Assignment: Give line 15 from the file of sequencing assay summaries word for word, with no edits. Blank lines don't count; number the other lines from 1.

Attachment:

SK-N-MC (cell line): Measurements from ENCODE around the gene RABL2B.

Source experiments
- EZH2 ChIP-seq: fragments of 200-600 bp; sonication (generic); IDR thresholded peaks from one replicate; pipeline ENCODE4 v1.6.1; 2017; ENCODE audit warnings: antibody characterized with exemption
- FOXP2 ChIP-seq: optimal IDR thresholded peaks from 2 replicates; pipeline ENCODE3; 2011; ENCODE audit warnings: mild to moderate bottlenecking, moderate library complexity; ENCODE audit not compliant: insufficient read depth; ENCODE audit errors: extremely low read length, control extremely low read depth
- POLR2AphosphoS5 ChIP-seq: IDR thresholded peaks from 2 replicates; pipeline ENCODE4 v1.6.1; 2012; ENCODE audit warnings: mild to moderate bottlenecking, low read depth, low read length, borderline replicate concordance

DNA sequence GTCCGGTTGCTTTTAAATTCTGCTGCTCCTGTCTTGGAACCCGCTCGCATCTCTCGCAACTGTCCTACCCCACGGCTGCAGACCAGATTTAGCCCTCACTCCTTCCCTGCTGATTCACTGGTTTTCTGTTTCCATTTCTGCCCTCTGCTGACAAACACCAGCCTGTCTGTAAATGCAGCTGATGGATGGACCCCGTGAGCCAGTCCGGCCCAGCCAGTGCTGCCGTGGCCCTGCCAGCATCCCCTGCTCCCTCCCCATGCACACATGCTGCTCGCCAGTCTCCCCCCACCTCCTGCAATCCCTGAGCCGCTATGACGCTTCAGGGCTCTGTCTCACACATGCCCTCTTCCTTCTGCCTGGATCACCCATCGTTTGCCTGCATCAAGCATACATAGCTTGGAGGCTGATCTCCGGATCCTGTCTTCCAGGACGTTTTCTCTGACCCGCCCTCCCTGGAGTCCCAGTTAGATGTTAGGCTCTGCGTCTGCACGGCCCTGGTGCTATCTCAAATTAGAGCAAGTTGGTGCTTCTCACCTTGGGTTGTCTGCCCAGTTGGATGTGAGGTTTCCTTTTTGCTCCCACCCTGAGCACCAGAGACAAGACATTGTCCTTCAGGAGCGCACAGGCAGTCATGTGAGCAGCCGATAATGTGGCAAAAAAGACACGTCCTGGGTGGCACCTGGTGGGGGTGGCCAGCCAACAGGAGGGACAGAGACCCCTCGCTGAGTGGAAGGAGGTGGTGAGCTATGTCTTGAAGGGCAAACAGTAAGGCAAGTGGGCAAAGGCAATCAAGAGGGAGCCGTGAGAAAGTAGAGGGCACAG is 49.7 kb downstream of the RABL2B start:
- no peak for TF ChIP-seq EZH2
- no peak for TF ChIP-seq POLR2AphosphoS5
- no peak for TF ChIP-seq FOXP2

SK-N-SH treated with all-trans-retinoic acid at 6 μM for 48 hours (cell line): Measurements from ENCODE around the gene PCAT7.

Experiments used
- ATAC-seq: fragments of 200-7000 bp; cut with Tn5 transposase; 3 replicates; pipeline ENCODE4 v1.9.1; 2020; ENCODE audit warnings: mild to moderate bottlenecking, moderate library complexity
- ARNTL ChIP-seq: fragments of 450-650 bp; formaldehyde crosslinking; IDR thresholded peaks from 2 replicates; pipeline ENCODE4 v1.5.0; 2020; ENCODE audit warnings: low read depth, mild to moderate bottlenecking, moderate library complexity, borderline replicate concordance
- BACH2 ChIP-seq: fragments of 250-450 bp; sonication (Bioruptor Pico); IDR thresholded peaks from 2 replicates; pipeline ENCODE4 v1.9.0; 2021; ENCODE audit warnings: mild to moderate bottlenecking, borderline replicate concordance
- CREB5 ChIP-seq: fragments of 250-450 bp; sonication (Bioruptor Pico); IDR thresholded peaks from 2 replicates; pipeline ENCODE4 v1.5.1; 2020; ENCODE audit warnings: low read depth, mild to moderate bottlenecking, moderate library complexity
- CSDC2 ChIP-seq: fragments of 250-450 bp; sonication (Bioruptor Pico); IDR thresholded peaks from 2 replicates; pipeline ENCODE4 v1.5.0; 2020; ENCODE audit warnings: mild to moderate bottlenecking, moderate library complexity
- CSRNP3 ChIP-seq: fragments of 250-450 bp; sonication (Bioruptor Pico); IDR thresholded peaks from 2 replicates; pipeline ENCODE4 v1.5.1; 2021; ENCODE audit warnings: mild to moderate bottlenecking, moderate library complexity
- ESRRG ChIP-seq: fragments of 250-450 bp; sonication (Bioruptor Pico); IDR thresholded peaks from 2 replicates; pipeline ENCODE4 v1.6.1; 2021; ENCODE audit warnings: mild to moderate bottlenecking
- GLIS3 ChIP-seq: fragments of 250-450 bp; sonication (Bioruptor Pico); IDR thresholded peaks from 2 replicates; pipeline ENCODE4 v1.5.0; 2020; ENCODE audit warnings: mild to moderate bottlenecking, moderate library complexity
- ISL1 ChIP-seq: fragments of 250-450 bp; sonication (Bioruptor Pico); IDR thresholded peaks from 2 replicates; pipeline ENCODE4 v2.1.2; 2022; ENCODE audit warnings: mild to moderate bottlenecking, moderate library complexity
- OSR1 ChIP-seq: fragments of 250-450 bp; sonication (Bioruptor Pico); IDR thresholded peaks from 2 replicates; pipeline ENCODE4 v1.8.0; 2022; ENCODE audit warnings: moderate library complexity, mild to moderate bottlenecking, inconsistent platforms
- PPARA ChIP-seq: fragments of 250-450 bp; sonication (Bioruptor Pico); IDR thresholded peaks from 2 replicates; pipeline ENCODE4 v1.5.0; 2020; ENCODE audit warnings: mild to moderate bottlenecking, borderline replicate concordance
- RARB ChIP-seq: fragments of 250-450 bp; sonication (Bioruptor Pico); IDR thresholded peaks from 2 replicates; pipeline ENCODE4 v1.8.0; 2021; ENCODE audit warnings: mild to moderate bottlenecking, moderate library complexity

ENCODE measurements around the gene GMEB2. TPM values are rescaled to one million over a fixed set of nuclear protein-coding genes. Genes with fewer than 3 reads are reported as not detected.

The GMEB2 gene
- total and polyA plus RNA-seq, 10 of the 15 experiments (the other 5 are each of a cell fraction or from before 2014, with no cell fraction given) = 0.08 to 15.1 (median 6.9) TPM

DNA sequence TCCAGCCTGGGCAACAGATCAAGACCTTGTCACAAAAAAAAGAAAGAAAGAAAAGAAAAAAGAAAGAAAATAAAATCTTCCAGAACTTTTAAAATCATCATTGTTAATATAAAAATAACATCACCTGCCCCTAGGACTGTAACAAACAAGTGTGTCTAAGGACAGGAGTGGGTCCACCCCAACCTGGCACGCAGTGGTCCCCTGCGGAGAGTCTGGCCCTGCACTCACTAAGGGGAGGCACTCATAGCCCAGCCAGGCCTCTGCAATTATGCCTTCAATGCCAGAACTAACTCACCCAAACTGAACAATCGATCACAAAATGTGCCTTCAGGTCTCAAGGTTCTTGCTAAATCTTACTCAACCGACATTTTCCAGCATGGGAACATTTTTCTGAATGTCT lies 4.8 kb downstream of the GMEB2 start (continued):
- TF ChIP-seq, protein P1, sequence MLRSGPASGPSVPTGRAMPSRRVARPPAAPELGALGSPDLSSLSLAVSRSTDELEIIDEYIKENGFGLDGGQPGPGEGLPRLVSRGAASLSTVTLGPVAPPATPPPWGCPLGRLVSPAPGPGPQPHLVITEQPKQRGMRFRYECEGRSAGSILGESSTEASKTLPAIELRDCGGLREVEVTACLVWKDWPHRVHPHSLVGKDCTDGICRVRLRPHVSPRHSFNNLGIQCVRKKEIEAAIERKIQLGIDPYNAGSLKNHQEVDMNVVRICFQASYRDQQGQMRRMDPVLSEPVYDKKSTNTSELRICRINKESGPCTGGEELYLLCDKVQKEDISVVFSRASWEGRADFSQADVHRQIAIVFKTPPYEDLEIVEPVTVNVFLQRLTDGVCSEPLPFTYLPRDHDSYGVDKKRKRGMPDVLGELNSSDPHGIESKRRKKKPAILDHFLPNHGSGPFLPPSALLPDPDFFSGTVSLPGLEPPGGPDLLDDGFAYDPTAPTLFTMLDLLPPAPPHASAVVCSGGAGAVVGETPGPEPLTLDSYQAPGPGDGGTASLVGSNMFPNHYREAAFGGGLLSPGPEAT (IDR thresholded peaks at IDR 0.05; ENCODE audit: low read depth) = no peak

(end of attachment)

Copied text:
- CREB5 ChIP-seq: fragments of 250-450 bp; sonication (Bioruptor Pico); IDR thresholded peaks from 2 replicates; pipeline ENCODE4 v1.5.1; 2020; ENCODE audit warnings: low read depth, mild to moderate bottlenecking, moderate library complexity